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Episode #203 Jason Cranford Teague - Prototyping a Responsive Design

March 1, 2013  ·  41 minutes

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With the emergence of techniques like responsive web design, many of the traditional prototyping methods become difficult to employ. Sketches and wireframes have in some cases given way to HTML and CSS prototyping so that users and clients can experience a richer, more complete interaction.

Show Notes

With the emergence of techniques like responsive web design, many of the traditional prototyping methods become difficult to employ. Sketches and wireframes have in some cases given way to HTML and CSS prototyping so that users and clients can experience a richer, more complete interaction.

In his virtual seminar, Prototyping a Responsive Design, Jason Cranford Teague dove into some of his real-world experiences with prototyping. He shared insights and challenges he’s encountered through his agency and client work. His seminar prompted some great questions from our audience. Jason joins Adam Churchill to tackle some of those questions in this podcast.

  • Should you use your production CMS in prototyping?
  • Is it better to design mobile first or to use responsive web design?
  • What tools are available for making interactive wireframes?
  • How can you simulate gestures in prototypes?
  • How does the use of images in responsive web design affect performance?
  • Is it better to have multiple CSS files or just one?
  • How do you design for the context of devices, rather than just constraints?
  • How does responsive design fit in a Lean UX process?
  • Where do you fit testing into developing a responsive design?

Full Transcript

Adam Churchill: Welcome, everyone, to another edition of the SpoolCast. Earlier this fall, Jason Cranford Teague joined us for his virtual seminar, Prototyping a Responsive Design.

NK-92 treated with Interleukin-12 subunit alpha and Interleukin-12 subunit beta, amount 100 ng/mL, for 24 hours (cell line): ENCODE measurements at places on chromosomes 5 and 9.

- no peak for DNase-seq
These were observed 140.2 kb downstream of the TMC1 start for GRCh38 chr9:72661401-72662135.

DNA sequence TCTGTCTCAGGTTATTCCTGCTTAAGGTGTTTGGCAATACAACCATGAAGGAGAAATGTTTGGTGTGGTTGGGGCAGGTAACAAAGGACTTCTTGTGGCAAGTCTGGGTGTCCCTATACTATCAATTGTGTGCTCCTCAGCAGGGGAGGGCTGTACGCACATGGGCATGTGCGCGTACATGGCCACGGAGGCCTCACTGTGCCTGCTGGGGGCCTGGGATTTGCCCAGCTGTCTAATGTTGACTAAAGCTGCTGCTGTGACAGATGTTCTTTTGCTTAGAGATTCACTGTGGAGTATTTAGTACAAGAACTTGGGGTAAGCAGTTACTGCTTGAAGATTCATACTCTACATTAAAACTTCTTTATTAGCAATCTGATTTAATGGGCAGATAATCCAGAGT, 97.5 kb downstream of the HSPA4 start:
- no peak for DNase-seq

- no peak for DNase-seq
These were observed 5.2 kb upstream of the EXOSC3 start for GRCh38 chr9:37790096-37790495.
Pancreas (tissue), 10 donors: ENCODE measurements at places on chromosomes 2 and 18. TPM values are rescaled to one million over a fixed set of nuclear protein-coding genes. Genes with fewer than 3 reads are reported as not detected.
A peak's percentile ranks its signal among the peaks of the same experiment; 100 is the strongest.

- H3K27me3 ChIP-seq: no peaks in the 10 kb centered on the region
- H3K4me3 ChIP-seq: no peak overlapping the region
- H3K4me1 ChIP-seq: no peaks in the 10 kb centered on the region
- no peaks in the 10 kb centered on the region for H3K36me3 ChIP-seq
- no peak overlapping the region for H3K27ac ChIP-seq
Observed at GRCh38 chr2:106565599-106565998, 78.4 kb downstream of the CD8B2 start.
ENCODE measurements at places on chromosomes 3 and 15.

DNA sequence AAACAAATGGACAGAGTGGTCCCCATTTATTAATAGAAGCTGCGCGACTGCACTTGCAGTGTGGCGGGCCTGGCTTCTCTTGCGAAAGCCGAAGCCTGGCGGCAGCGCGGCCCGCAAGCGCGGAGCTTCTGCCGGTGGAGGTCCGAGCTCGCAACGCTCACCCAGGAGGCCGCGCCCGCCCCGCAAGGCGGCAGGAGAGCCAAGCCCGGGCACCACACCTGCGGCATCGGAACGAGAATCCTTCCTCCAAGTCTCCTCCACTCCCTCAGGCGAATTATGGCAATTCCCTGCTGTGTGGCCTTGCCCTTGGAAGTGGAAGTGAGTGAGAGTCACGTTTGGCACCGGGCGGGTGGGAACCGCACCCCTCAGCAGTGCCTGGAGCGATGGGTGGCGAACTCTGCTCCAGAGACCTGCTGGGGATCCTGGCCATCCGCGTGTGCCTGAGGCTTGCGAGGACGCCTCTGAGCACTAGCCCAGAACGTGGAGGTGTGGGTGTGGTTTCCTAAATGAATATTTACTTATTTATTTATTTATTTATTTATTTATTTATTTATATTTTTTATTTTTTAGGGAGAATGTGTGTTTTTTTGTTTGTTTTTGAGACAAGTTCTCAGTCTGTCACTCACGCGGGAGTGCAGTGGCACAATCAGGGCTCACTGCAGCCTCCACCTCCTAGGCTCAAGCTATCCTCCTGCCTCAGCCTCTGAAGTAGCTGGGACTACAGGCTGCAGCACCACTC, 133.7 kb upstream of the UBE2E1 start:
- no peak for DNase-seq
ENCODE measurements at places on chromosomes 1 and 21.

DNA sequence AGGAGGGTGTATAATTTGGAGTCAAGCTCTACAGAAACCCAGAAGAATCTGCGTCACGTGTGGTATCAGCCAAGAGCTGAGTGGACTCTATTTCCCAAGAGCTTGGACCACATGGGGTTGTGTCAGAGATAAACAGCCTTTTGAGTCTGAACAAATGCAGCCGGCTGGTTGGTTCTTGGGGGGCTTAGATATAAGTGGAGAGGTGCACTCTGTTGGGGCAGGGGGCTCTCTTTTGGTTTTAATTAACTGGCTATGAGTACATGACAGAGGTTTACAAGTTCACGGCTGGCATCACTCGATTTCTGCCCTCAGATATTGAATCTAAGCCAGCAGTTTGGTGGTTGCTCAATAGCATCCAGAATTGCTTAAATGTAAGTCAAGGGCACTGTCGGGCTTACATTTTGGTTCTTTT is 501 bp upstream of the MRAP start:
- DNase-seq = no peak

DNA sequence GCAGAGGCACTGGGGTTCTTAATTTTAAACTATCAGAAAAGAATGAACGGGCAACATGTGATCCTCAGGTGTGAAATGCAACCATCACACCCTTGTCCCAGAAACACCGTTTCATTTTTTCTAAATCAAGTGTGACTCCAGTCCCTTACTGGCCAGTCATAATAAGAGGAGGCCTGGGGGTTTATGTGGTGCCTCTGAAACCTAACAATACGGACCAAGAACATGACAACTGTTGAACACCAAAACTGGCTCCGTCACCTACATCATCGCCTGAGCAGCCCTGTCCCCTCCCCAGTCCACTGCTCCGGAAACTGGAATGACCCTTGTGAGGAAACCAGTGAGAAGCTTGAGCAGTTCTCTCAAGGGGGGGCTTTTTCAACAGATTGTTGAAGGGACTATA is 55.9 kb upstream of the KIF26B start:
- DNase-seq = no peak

In the seminar, Jason got attendees to think about expanding their design skills beyond sketches, wireframes and visual comps and exploring the rich interactions possible in today's real world web.

Hello, Jason, welcome back.
Jason Cranford Teague: Hey, Adam, thanks for having me.
Adam: Sure. You've had some changes. What's going on with you these days?
Jason: Well, recently, I left the agency I was working with and I've started doing my own freelance thing, trying to broaden my horizons and helping people with Internet strategies and working on this responsive design stuff and reaching out and doing a lot more educational type stuff. As well as just working to get a little bit more high level with the people, helping them understand what they need to do in order to really communicate effectively on the web.

I've been working with Lou Rosenfeld over at Rosenfeld Media -- I'm one of his experts now, he's got me on the website -- teaching some classes, doing some daylong seminars for different groups and just having a great time doing that.

Also, just had a new book come out, "CSS3 Visual Quick Start Guide," Sixth Edition. It's the sixth time I've tackled this. Actually, the funny thing is, the book started out, the original title was "DHTML for the World Wide Web." But after a few editions of that we kind of realized no one was really talking about DHTML anymore.
Jason: I know, right? I wonder if anybody even remembers what the D in DHTML stands for anymore.
Adam: I don't.
Jason: [laughs] Dynamic, for you trivia buffs out there. And so in the last edition, we just focused the book on CSS3 and this is an update. We went all color with this one. It had been a black and white or one color, it had red in it.
Adam: Nice, nice.
Jason: Because full color, yeah. I was real excited. It did mean I had to go back and redo every example in the book so that it was more colorful.
Adam: Oh.
Jason: You have fun doing stuff like that.
Adam: Sure.
Jason: That's what I've been up to, and then doing a lot of writing. I'm trying to work on some magazine articles for different places and just working hard.
Adam: Excellent. Well, listen, you gave a great virtual seminar back several weeks ago. Maybe for some folks that weren't listening in that weren't with us, can you give us an overview?